In the broader economic picture this view is correct. However, in setting a tax to discourage excessive consumption it should be recognized that not all consumption is excessive. Some of it is essential, especially when it comes to food. No matter what handouts might be made available to compensate low income earners, and no matter what income tax reductions might be offered, the increase to food prices would not be acceptable to Australians.

At the same time, increases in land tax and property rates may well be more difficult to avoid, but they also have another less desirable effect. They act to further reduce the affordability of housing which is already a problem. It is in effect discriminatory in that only the wealthy could hope to afford the Australian dream of home ownership.

The real problem with taxation in Australia is that it is too complicated, and there is too much government. Paying tax on our bread and milk is not what Australians want.

Monday, August 4, 2008

The Bank Always Wins


We’ve all been conned.

In the wake of the sub-prime crisis in the United States we have seen Australian Banks pushing up interest rates above and beyond the increases set by the Reserve Bank. They have told us that their profitability is under threat from the increased cost of wholesale funds. One bank has even gone so far as to suggest that even if the Reserve Bank cuts interest rates, it would not necessarily result in a fall in the rates charged by the banks. They have all been lying…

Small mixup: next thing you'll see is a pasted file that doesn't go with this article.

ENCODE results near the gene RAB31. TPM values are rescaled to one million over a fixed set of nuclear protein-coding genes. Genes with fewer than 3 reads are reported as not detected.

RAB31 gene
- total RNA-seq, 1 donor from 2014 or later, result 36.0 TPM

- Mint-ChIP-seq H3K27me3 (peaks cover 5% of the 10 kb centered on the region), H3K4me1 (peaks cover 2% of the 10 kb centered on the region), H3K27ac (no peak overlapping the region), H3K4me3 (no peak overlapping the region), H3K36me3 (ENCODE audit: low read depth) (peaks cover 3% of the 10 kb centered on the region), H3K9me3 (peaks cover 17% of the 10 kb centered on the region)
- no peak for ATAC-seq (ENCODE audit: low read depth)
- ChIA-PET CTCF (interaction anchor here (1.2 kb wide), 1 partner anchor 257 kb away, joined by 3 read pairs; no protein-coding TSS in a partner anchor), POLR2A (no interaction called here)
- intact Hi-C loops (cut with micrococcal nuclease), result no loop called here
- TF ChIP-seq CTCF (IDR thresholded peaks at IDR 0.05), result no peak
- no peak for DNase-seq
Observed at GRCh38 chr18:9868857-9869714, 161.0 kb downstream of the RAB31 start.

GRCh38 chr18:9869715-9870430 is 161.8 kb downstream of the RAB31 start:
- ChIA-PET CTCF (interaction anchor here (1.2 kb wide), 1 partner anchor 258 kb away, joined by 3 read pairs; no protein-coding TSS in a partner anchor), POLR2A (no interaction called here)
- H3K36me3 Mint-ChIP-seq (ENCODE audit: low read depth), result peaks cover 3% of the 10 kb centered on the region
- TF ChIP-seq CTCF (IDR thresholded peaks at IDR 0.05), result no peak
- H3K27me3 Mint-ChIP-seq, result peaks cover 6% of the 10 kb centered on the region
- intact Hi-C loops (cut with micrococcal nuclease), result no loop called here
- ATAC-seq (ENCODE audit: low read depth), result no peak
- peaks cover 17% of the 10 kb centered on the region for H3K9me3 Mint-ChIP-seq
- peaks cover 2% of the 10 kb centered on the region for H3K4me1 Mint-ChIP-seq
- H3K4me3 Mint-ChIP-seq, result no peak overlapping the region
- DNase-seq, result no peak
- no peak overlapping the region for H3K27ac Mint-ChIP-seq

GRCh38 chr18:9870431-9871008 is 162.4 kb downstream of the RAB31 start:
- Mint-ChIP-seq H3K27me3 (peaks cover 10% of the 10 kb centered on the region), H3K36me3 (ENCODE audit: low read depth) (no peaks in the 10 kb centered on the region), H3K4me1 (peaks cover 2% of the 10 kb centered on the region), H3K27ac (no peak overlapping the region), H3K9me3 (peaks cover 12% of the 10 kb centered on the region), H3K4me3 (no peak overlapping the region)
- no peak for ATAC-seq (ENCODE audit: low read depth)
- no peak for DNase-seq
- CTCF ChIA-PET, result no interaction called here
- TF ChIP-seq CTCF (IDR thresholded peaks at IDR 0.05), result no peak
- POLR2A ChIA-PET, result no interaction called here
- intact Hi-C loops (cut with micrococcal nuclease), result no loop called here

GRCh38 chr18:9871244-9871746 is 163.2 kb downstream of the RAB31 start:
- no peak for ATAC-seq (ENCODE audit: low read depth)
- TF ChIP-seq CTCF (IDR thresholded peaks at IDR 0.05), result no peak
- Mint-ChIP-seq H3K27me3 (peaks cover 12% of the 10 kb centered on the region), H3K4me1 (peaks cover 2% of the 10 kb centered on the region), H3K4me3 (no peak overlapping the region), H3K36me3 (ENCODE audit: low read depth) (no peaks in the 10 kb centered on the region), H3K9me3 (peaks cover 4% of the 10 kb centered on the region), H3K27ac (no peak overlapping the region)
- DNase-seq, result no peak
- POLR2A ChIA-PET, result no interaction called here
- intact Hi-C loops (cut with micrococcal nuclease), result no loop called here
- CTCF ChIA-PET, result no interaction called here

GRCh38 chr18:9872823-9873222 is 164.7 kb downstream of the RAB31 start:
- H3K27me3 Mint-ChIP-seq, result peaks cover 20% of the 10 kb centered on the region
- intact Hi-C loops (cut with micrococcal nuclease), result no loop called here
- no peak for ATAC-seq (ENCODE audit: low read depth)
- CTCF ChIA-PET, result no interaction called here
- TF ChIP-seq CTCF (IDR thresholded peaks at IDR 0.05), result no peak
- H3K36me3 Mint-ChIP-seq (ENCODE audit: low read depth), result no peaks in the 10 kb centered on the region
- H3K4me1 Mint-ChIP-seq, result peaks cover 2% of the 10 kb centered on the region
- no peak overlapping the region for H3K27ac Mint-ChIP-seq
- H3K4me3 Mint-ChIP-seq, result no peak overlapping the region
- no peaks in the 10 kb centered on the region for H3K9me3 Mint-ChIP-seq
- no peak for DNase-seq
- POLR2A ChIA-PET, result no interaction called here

A survey by has shown that the bank margin has in fact increased from 1.35% to 1.8% in the six months to July. The evidence suggests that even though it was true that costs for the banks rose as a result of the credit crunch, those costs have fallen since February. But the banks are still putting their rates up.

So how can they get away with this? Well, the other effect of the credit crunch was to undermine the market share of the non-bank lenders. For the last decade they have been taking market share from the big banks and forcing margins down. After the credit crunch however, those non-bank lenders found themselves caught short and have lost the edge they once had. As a result, the big banks have been able to not only regain some market share, but to set their price levels too.

Far from suffering from the effects of the credit crunch, it would appear the big banks are enjoying the benefits, as customers look for the security of big institutions over specialist lenders. For the first time in a long time the banks are back in the box seat, and they love it.